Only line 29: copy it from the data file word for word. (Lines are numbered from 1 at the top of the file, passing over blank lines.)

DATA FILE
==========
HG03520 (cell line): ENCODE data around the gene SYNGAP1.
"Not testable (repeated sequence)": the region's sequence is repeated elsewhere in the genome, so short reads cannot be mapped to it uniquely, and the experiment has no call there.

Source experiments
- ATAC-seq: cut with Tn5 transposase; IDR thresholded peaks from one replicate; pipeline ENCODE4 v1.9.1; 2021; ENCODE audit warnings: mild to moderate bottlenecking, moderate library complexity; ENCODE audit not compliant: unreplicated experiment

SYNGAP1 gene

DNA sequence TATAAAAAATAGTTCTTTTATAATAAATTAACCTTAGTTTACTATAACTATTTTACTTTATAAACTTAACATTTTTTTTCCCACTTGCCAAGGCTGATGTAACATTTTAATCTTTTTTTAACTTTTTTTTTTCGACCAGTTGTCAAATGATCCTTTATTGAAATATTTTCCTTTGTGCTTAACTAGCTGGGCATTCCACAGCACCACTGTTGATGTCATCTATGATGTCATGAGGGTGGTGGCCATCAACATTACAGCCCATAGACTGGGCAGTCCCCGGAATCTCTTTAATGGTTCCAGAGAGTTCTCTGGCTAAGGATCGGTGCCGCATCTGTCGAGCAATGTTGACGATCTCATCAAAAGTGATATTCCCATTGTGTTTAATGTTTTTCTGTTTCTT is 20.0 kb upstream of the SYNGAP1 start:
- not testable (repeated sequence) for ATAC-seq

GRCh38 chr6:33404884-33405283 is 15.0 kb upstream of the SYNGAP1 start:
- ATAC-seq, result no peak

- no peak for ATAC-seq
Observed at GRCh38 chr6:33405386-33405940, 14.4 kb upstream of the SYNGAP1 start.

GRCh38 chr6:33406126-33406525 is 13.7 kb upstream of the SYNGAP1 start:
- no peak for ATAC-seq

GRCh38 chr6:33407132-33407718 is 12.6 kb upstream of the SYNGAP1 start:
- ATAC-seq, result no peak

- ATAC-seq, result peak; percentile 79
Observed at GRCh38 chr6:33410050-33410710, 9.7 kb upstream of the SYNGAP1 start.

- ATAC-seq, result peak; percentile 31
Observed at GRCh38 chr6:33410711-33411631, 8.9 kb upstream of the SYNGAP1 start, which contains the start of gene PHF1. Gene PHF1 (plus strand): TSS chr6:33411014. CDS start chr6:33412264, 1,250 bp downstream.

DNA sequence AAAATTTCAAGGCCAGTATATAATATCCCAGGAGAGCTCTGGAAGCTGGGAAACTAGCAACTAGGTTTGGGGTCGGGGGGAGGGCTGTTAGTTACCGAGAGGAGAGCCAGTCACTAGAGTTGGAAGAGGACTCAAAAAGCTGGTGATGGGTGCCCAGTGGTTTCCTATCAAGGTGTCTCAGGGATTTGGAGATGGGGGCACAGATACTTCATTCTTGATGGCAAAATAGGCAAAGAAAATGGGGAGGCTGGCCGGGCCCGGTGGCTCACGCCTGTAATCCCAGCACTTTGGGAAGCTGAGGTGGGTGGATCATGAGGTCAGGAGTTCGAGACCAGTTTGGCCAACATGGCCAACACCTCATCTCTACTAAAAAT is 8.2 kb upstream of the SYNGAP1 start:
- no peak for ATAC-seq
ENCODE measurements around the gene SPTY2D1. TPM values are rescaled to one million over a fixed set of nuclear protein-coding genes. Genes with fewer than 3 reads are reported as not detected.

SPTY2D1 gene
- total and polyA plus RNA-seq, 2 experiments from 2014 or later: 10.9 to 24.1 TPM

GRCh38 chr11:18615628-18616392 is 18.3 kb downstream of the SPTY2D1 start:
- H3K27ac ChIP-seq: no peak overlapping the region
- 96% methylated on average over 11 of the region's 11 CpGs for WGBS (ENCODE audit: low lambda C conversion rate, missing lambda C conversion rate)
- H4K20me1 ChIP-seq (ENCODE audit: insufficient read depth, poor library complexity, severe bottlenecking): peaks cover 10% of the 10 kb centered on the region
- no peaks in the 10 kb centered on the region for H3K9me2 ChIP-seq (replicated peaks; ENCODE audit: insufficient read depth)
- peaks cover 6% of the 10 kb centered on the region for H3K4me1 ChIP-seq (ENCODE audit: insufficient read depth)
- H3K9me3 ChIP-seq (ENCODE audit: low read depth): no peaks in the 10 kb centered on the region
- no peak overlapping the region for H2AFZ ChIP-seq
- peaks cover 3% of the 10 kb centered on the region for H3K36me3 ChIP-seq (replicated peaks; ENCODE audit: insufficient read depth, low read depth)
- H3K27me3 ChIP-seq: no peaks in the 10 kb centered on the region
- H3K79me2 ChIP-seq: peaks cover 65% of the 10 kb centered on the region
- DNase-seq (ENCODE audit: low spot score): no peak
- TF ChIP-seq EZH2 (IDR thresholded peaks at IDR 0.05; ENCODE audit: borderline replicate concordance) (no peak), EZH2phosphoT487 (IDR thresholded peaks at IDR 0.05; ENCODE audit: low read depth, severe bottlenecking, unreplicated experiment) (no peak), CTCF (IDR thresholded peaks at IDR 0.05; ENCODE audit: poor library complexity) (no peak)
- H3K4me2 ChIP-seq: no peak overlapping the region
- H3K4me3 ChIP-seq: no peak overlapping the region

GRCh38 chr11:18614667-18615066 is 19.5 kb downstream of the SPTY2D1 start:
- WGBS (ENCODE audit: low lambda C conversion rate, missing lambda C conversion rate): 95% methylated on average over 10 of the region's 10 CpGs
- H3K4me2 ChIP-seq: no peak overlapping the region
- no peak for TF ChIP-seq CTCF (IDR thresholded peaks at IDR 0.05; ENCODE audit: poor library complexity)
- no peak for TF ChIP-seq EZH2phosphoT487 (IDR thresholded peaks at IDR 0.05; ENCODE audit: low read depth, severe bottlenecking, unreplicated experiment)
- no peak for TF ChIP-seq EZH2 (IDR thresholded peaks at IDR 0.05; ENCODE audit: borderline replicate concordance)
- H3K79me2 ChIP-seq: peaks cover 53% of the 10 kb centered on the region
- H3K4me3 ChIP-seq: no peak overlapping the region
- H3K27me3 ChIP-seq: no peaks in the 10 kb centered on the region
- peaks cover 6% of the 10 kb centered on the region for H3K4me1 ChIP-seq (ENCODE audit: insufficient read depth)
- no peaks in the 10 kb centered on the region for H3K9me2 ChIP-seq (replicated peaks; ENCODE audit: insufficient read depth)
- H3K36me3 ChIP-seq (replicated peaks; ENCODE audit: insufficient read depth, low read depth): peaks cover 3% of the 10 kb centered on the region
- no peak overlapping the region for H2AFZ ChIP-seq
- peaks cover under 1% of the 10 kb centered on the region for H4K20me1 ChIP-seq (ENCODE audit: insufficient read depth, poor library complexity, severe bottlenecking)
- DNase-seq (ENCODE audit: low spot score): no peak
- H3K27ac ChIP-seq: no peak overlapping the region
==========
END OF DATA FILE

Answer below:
- no peaks in the 10 kb centered on the region for H3K9me2 ChIP-seq (replicated peaks; ENCODE audit: insufficient read depth)